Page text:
Wilkes-Barre is a lot closer to me than the place where Bush last spoke. I wouldn't be surprised if I can't get onto the highway today. Since most of the alternate routes I know involve going through Wilkes-Barre, we'll see how screwed I am.

There's a hell of a lot of security for Bush, far more than there ever was during Clinton's visit in the aftermath of the 1996 floods. Maybe it's because people hate Bush a lot more than they ever hated Clinton. During Bush's last visit, a comment was made about the relative differences between security for John Edwards' visit a week or so earlier and Bush's visit: all the candidates get some security measures, but the President gets "everything". (Interestingly, this same article referred to Bush by the meaningless honorific "the leader of the free world." Do the people of the free world get to pick their own leader? If not, how free are they? If so, when did they decide that Bush was it?)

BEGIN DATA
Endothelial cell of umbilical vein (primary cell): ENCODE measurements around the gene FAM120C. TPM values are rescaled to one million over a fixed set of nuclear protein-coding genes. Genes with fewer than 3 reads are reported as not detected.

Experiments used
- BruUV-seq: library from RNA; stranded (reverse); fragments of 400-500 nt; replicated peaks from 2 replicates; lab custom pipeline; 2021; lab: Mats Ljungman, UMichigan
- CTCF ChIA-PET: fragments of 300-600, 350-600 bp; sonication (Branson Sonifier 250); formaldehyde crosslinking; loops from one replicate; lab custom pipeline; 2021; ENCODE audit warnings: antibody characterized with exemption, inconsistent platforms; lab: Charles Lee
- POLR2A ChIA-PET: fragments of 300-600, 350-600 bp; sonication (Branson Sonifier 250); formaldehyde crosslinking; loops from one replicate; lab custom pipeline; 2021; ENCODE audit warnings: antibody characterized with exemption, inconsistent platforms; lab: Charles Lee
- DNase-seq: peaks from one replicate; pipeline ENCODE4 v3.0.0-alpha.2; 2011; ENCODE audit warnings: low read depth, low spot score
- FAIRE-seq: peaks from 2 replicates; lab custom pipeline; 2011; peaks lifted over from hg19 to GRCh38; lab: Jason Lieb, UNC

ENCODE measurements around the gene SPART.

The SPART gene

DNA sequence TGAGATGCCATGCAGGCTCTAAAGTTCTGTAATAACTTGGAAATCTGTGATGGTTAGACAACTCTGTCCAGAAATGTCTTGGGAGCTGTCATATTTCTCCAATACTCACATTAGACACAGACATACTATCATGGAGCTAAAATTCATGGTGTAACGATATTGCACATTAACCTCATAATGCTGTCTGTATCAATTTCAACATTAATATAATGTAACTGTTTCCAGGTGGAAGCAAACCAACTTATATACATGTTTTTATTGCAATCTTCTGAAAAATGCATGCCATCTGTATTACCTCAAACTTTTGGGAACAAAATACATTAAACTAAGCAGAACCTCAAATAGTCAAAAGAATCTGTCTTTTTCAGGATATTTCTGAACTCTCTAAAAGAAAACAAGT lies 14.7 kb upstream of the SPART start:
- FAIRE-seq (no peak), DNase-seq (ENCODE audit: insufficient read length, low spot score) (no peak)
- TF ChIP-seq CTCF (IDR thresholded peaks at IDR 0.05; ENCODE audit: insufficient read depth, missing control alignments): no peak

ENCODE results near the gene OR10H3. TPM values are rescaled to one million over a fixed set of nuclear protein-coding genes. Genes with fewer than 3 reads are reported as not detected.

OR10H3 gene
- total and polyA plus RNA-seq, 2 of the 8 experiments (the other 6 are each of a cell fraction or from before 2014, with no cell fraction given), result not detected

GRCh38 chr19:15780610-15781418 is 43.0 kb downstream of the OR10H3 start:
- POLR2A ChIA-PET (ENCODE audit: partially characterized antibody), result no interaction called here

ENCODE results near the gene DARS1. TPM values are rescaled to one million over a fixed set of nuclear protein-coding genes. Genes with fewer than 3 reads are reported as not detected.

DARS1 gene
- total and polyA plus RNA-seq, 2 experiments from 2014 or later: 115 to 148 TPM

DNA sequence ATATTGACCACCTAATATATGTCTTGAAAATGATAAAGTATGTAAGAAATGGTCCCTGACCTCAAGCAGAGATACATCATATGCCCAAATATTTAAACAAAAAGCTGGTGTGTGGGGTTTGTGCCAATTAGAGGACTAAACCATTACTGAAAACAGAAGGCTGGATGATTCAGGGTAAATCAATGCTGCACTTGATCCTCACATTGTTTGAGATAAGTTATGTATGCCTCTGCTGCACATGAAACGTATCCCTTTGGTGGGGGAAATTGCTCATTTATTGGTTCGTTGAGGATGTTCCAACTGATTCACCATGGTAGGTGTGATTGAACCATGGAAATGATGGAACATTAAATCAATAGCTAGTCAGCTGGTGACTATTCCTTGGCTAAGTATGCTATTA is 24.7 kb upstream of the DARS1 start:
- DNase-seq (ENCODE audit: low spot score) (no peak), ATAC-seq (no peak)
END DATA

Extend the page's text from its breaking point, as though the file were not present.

Here's what Mike McGlynn has to say about today's visit.

UPDATE: No traffic problems. A lot of state and local police on every exit and overpass between Wilkes-Barre and the airport. There were three unmarked white vans pulled off on the side of the road together, and they wouldn't have attracted my attention if it hadn't been for the red-and-blue flashers surreptitiously mounted behind their grills and not-so-surreptitiously strobing like mad.

One other odd thing: as I approached the airport a plane was coming in for a landing, and I slowed a bit, hoping to see Air Force One. (Yes, even I get a little star-struck.) But it wasn't. It was a small jet, a Lear Jet I think, angling its way down towards the airport. Now, I can't imagine there were any private or commercial aircraft allowed in that airspace at that time. So was this some sort of lead plane?

Now what?

Something else weird is happening to my blog. It's like 90% of it won't display - just the last three posts and part of "Fool in the Rain" (up to the words "But filled wth w".) What the heck?